I found this easy one in the New York Times:
Ingredients: 2 cups of flour, 1 tablespoon baking powder, 1 teaspoon sugar (increase to 1/4 cup if you want a sweet scone), 1/2 teaspoon fine sea salt, 1 1/4 cups of heavy whipping cream
- Preheat the oven to 400 degrees and position a rack in the top third of the oven. Thoroughly combine the flour, sugar, baking powder and salt in a large bowl. Make a well in the center of this mixture, add 1 1/4 cups of cream and stir the dry ingredients into the wet ingredients with a fork. Work quickly, stirring as little as possible, until a soft, shaggy dough forms. Add more cream, a tablespoon at a time, if the dough seems too dry.
- Use a large serving spoon or cup measure to drop the batter onto an ungreased baking sheet, allowing at least 2 inches between each scone. Brush the top of each with heavy cream and bake until golden, about 15 minutes. Transfer to a wire rack to cool.
And from NPR, a note to be sure to eat your scones properly:
“The grocery store Sainsbury’s showed a photo with a fruit scone smothered in cream and jam. The problem: the photo showed jam on top of the cream. Customers in Cornwall argued the jam must go first…Some Brits take their afternoon tea very seriously. That’s landed the grocery store Sainsbury’s in trouble. They put up a picture with a fruit scone smothered in cream and jam. That is normal. The problem is the photo showed the jam on top of the cream. In the county of Cornwall where the picture went up, customers were outraged. They argued that jam must go first. Sainsbury’s admitted its mistake, saying it has all scone wrong.”
Perhaps you watched the Disney channel offering of Hamilton released for July 4th, as I did. I did enjoy it, but was happy not to have spent hundreds of dollars for a ticket. I also watched an old seventies favorite, 1776, with a young Ken Howard as the tall red-haired Jefferson and Blythe Danner as his wife Martha. Although it may be sacrilegious to admit, I liked the latter better.
My favorite part of the movie is Blythe Danner singing “He plays the violin,” as she dances with John Adams and Benjamin Franklin. I replayed it several times.
I have a recipe from Blythe Danner, published in one her daughter ‘s (Gwyeth Paltrow) cookbooks. Since I had all the ingredients, I made the blueberry muffins for dinner. So delicious – I could have danced all night (but that’s another movie).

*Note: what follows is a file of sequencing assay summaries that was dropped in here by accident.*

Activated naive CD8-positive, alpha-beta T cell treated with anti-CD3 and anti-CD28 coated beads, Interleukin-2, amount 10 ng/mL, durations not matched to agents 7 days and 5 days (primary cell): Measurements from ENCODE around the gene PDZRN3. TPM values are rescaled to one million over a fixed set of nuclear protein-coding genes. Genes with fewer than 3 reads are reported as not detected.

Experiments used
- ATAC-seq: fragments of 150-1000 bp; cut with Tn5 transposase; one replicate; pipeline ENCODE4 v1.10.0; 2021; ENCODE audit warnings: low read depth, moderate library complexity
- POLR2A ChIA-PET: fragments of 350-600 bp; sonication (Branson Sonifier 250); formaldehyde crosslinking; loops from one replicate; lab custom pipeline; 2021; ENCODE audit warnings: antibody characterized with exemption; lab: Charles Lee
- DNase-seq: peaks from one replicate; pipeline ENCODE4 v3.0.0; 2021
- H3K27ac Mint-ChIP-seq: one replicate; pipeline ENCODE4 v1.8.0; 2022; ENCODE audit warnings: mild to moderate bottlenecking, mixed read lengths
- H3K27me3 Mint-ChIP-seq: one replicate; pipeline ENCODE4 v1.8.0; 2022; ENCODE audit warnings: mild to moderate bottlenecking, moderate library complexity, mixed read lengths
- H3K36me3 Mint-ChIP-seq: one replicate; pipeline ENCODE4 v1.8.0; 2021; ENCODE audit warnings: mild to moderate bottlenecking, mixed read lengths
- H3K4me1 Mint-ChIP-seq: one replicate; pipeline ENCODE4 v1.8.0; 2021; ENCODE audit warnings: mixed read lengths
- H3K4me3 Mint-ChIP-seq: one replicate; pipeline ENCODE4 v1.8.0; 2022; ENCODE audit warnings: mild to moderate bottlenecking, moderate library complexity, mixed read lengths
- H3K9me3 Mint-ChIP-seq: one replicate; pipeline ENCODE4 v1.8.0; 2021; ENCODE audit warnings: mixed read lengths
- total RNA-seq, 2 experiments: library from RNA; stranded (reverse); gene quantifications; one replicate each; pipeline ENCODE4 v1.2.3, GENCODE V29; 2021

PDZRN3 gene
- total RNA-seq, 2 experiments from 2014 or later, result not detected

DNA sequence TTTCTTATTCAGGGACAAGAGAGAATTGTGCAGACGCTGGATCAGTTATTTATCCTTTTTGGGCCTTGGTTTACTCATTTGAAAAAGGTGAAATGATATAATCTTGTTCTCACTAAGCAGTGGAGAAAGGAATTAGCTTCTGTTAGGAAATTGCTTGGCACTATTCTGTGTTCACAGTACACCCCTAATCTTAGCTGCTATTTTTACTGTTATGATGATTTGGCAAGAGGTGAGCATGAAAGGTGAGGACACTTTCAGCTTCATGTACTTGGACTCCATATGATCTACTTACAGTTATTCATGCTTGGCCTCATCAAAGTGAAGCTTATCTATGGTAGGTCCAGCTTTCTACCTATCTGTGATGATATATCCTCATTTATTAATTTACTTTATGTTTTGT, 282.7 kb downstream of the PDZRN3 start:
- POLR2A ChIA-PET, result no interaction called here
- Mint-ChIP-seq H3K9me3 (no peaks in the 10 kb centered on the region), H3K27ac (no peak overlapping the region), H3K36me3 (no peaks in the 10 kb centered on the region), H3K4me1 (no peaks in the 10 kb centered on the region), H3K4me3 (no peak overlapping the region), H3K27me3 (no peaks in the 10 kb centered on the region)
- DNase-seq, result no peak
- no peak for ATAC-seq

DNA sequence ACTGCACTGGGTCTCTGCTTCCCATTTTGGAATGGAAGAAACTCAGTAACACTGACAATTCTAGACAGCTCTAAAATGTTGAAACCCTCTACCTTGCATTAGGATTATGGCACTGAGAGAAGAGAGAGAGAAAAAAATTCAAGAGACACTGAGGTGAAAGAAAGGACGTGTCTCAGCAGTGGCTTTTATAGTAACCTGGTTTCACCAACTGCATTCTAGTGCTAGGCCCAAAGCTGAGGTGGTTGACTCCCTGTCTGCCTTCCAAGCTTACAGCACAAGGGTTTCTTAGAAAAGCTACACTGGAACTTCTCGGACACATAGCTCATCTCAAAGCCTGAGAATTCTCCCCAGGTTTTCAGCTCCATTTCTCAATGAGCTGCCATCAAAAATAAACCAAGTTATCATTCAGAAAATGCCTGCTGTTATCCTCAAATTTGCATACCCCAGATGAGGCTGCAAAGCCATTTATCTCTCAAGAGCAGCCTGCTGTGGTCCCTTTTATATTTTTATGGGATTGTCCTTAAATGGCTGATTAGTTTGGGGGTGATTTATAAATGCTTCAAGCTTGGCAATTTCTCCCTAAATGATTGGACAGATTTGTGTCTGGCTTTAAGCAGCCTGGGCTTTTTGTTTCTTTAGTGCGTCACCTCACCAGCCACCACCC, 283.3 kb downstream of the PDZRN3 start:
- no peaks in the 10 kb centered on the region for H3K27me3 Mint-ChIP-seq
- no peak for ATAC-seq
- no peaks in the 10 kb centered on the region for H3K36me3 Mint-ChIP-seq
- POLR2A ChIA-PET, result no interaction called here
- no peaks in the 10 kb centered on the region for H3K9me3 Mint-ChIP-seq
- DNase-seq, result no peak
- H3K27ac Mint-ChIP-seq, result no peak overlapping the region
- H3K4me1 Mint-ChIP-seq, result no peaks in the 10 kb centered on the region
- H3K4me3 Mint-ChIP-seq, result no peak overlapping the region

Here’s the recipe if you’d like to try it. All you need to enjoy them is some butter and a fiddle.
- 1/2cup unsalted butter, melted and cooled slightly
- 2eggs (preferably organic)
- 1/2cup whole milk
- 2cups unbleached all-purpose flour
- 3/4cup plus 1 tsp sugar, divided
- 2teaspoons baking powder
- 1/2teaspoon salt
- 2 1/2cups fresh blueberries
Heat oven to 375°. Line a 12-cup muffin pan with paper liners.
Whisk butter, eggs and milk in a bowl. Combine flour, 3/4 cup sugar, baking powder and salt in another bowl. Stir wet ingredients into dry ingredients; fold in blueberries.
Divide batter evenly among muffin cups; sprinkle with remaining 1 tsp sugar.
Bake until muffins are golden brown and a knife comes out clean, 25 to 30 minutes. Serve warm.
In J. Ryan Stradel’s Kitchens of the Great Midwest, a hometown cook successfully beats out more sophisticated chefs in a prestigious cooking contest with her simple five ingredient recipe.
Here’s the recipe if you’d like to try it.
Pat Prager’s Award Winning Bars
- 2 1/2 cups crushed graham cracker crumbs
- 1 cup melted Grade A butter
- 1 cup peanut butter
- 2 1/2 cups powdered sugar
- 1 cup milk chocolate chips with 1 teaspoon Grade A butter
Mix together the graham cracker crumbs. melted butter, peanut butter, and sugar. Put into a greased 9×12 inch pan. Melt the chips and butter and spread them on top of the bars. Set into the refrigerator until firm. Cut into bars.
While the bakeries sold fancy concoctions for the feast day, my Italian grandmother used a fast and easy traditional recipe for a bite-sized donut covered in powdered sugar, resembling a beignet. You can whip up a batch in about ten minutes – best when hot.
- 1 cup all-purpose flour
- 2 1/4 teaspoons baking powder
- 1/4 cup sugar
- 1 tsp vanilla
- 2 eggs well beaten
- 1 cup whole milk ricotta
Mix dry ingredients together. Stir vanilla and ricotta into beaten eggs. Combine dry and wet ingredients. The dough will be sticky.
Heat about 2 inches oil (the only oil my grandmother used for everything was olive oil but you can use vegetable oil, if you prefer) in a pot.
When oil is hot, drop a tablespoon of dough into the oil and fry until puffed and brown – about 3 minutes – flipping over about halfway through. Try your test donut to check the timing – break it open and eat it.
Continue cooking, about three or four at a time. Then transfer finished zeppole to a dish with a paper towel to absorb the oil. Roll in powdered sugar and eat hot. Try not to eat them all yourself.